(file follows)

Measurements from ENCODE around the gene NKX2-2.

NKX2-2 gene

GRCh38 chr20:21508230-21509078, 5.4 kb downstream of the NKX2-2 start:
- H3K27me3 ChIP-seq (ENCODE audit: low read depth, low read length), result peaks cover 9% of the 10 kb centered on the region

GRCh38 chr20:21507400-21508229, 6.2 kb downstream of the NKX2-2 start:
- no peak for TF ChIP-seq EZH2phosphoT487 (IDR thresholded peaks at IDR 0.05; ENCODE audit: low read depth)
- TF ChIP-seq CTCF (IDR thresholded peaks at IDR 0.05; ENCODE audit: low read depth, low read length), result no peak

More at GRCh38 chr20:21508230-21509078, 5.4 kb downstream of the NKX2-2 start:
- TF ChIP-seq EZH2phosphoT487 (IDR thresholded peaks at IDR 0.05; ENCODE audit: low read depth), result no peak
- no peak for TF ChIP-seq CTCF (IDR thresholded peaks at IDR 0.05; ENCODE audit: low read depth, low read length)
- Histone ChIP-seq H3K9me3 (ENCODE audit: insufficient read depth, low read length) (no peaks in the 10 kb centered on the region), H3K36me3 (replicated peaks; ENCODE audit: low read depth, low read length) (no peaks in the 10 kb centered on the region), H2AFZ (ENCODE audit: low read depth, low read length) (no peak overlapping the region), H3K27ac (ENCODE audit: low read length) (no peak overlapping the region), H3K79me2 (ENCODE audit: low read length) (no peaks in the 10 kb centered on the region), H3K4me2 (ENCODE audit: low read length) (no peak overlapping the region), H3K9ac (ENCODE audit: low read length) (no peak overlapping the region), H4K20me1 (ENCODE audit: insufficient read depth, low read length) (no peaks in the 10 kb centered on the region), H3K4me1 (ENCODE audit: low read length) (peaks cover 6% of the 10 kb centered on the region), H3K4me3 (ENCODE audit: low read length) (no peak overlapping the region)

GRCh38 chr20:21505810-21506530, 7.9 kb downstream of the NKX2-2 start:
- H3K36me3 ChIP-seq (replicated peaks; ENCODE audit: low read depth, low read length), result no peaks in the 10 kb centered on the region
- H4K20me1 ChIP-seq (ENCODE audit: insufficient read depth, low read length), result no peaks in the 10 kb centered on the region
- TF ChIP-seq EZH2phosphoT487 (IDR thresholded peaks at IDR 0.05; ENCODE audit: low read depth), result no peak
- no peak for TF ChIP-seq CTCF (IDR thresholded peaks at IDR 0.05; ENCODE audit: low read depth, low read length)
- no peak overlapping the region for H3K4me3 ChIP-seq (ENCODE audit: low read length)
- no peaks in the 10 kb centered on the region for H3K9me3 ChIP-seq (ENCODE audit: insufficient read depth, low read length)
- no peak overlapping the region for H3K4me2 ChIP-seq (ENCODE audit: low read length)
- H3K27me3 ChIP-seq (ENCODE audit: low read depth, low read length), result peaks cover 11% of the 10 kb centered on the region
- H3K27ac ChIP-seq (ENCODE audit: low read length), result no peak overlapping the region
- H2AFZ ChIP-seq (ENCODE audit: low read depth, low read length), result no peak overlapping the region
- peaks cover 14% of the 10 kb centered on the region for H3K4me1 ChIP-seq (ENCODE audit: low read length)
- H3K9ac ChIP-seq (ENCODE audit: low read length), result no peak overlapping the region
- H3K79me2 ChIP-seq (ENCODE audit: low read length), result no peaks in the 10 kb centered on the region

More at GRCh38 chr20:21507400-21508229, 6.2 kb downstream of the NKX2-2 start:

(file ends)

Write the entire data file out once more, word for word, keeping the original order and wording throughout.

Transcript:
Measurements from ENCODE around the gene NKX2-2.

NKX2-2 gene

GRCh38 chr20:21508230-21509078, 5.4 kb downstream of the NKX2-2 start:
- H3K27me3 ChIP-seq (ENCODE audit: low read depth, low read length), result peaks cover 9% of the 10 kb centered on the region

GRCh38 chr20:21507400-21508229, 6.2 kb downstream of the NKX2-2 start:
- no peak for TF ChIP-seq EZH2phosphoT487 (IDR thresholded peaks at IDR 0.05; ENCODE audit: low read depth)
- TF ChIP-seq CTCF (IDR thresholded peaks at IDR 0.05; ENCODE audit: low read depth, low read length), result no peak

More at GRCh38 chr20:21508230-21509078, 5.4 kb downstream of the NKX2-2 start:
- TF ChIP-seq EZH2phosphoT487 (IDR thresholded peaks at IDR 0.05; ENCODE audit: low read depth), result no peak
- no peak for TF ChIP-seq CTCF (IDR thresholded peaks at IDR 0.05; ENCODE audit: low read depth, low read length)
- Histone ChIP-seq H3K9me3 (ENCODE audit: insufficient read depth, low read length) (no peaks in the 10 kb centered on the region), H3K36me3 (replicated peaks; ENCODE audit: low read depth, low read length) (no peaks in the 10 kb centered on the region), H2AFZ (ENCODE audit: low read depth, low read length) (no peak overlapping the region), H3K27ac (ENCODE audit: low read length) (no peak overlapping the region), H3K79me2 (ENCODE audit: low read length) (no peaks in the 10 kb centered on the region), H3K4me2 (ENCODE audit: low read length) (no peak overlapping the region), H3K9ac (ENCODE audit: low read length) (no peak overlapping the region), H4K20me1 (ENCODE audit: insufficient read depth, low read length) (no peaks in the 10 kb centered on the region), H3K4me1 (ENCODE audit: low read length) (peaks cover 6% of the 10 kb centered on the region), H3K4me3 (ENCODE audit: low read length) (no peak overlapping the region)

GRCh38 chr20:21505810-21506530, 7.9 kb downstream of the NKX2-2 start:
- H3K36me3 ChIP-seq (replicated peaks; ENCODE audit: low read depth, low read length), result no peaks in the 10 kb centered on the region
- H4K20me1 ChIP-seq (ENCODE audit: insufficient read depth, low read length), result no peaks in the 10 kb centered on the region
- TF ChIP-seq EZH2phosphoT487 (IDR thresholded peaks at IDR 0.05; ENCODE audit: low read depth), result no peak
- no peak for TF ChIP-seq CTCF (IDR thresholded peaks at IDR 0.05; ENCODE audit: low read depth, low read length)
- no peak overlapping the region for H3K4me3 ChIP-seq (ENCODE audit: low read length)
- no peaks in the 10 kb centered on the region for H3K9me3 ChIP-seq (ENCODE audit: insufficient read depth, low read length)
- no peak overlapping the region for H3K4me2 ChIP-seq (ENCODE audit: low read length)
- H3K27me3 ChIP-seq (ENCODE audit: low read depth, low read length), result peaks cover 11% of the 10 kb centered on the region
- H3K27ac ChIP-seq (ENCODE audit: low read length), result no peak overlapping the region
- H2AFZ ChIP-seq (ENCODE audit: low read depth, low read length), result no peak overlapping the region
- peaks cover 14% of the 10 kb centered on the region for H3K4me1 ChIP-seq (ENCODE audit: low read length)
- H3K9ac ChIP-seq (ENCODE audit: low read length), result no peak overlapping the region
- H3K79me2 ChIP-seq (ENCODE audit: low read length), result no peaks in the 10 kb centered on the region

More at GRCh38 chr20:21507400-21508229, 6.2 kb downstream of the NKX2-2 start: